With a passion for the wilderness, the clients love to hike the trails within the Panamanian mountains. They enjoy a slow-paced, close-knit community lifestyle that starkly contrasts life in the nearby metropolis of Panama City. In search of a weekend retreat in the country that matched their interests, the clients accepted an opportunity to purchase […] … Read More
With a passion for the wilderness, the clients love to hike the trails within the Panamanian mountains. They enjoy a slow-paced, close-knit community lifestyle that starkly contrasts life in the nearby metropolis of Panama City. In search of a weekend retreat in the country that matched their interests, the clients accepted an opportunity to purchase a 3.7-acre property in the mountains from their close friend. They are all lovers of nature, plants, and gardens.
The site is an open expanse of land once utilized as a chicken farm. It lies within an ancient volcanic crater, finding adjacency to an indigenous community and the steep forested slopes of the crater’s rim. The forested slopes are comprised mainly of native plants preserved in their primeval conditions. The clients fell in love with the land which harmonized with their love of the cooler, higher elevation, mountainous Panamanian landscape.
The client’s architect, upon his initial site visit, was not enthralled with the land, as it was devoid of trees, flattened and terraced in an unsightly manner, and lacked interesting landforms. Upon the initial site visit, Jungles was inspired by the distant views of the unspoiled verdant landscape and the geologic character of the ancient volcano rim. The siting of the buildings of the architect’s program was guided by critical viewsheds highlighted by Jungles and concurrently developing grading plans.
The project was done in phases. First, the entire site was graded, and the platforms for future residences were created. Next, the gardens for much of the site were implemented, with Jungles participating in all grading, boulder placement, and plant layout.
The site’s unnatural landform within a very wild context informed a significant shift in volumes of land. There was an overriding concept to restore a more naturally appearing landform, thus melding the garden with the adjacent forest, expanding the existing habitat into the site. The blending of the site’s flat expanses of land into an undulating landform required fill. Fill utilized in achieving the desired topography was generated through the creation of a central lake.
With the Panamanian site’s annual rainfall totaling more than 70 inches per year, the lake we created not only solved the need for fill but also acted as a point to harvest on-site and off-site rainwater. The uphill slope was used to aerate the site water through a series of pools, and boulder-filled cascades. The boulders were a by-product of the excavation and grading process. The catchment of on-site drainage and areas of varying elevations and exposures to sunlight created a variety of micro-climates. The lake immensely enriches the habitat and biodiversity of the area and magnifies the beauty of its context through its reflective nature. A small dock acts as a special destination for the grandchildren to feed the waterfowl and fish.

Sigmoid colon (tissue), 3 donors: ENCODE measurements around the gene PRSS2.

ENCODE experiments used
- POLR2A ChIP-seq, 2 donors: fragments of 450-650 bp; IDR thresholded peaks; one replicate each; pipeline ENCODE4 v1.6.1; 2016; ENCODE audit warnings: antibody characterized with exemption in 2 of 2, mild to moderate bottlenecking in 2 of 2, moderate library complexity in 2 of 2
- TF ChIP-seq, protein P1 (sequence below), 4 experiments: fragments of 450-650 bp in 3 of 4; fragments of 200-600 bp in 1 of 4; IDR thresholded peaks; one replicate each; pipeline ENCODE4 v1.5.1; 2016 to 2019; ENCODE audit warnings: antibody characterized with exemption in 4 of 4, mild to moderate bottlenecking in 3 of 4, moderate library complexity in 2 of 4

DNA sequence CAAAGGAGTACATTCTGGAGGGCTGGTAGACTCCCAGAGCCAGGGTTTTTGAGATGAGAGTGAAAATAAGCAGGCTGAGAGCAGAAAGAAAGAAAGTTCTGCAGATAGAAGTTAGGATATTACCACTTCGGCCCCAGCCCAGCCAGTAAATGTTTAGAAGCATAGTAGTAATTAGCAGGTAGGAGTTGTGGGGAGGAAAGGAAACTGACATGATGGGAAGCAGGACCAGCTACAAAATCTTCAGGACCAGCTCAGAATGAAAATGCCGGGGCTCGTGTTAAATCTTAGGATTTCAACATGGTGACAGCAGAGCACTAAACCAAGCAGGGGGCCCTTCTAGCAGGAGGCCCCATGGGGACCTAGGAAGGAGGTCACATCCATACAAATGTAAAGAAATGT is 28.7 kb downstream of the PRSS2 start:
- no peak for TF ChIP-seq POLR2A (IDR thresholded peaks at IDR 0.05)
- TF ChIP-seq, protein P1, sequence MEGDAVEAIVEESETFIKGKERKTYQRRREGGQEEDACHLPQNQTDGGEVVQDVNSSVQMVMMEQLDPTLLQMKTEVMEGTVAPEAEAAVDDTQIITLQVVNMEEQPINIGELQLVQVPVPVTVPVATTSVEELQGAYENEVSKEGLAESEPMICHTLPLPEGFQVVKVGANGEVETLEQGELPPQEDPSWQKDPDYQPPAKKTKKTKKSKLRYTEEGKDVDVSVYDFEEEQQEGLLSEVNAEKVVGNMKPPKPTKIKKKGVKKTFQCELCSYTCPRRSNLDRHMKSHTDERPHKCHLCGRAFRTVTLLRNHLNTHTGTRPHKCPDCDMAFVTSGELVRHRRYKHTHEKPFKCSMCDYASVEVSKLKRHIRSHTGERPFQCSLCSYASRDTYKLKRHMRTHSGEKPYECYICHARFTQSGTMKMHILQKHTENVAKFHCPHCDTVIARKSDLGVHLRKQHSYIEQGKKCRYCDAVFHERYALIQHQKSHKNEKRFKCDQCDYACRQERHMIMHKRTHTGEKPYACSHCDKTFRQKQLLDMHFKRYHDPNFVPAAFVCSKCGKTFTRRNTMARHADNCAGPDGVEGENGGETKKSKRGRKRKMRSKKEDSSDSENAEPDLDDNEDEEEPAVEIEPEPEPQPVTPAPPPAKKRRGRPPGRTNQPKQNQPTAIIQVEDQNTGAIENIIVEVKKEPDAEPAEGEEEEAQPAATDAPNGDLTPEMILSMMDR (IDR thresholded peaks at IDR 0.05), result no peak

Jungles worked with the clients in identifying some of the blooming trees in the forest with the goal of sourcing and installing them on the property so that the garden could become a continuation of the forest and habitat. When it was time to plant, plant material was purchased opportunistically from all the local small-scale ma-and-pa style nurseries, with the intent of collecting a wide variety of native plants in large quantities to establish native species richness throughout the site. The clients were engaged and enthusiastic about fulfilling Raymond’s plant list and brought in many trees from other nurseries throughout the country.
Much of the landscape plan was put into the ground prior to the completion of the site’s architecture, leaving the gardens around the building as the finishing touch to the project. The clients led the installation of the remaining conceptual planting plan, improvising where appropriate. It was a testament to their love of their gardens and to the knowledge exchanged between Jungles and the clients.
A great friendship and intimacy have grown between Jungles and the clients. Guests of Masía Eolo now enjoy the show of migrating bird flocks across a site that was once filled with caged chickens. The nocturnal sound of nature rejoicing across the newly regenerated land provides a wild backdrop for the stories created among good friends and family.
Jungles’ favorite memory was when his friend Steve Dunn was on-site photographing the garden. While he was capturing the landscape, Jungles and the clients hiked up and along the crater rim and experienced the wild side of Panama with trails through unspoiled forest and alpine plantings.
2017 Award of Honor, Florida Chapter, American Society of Landscape Architects
Year of Completion
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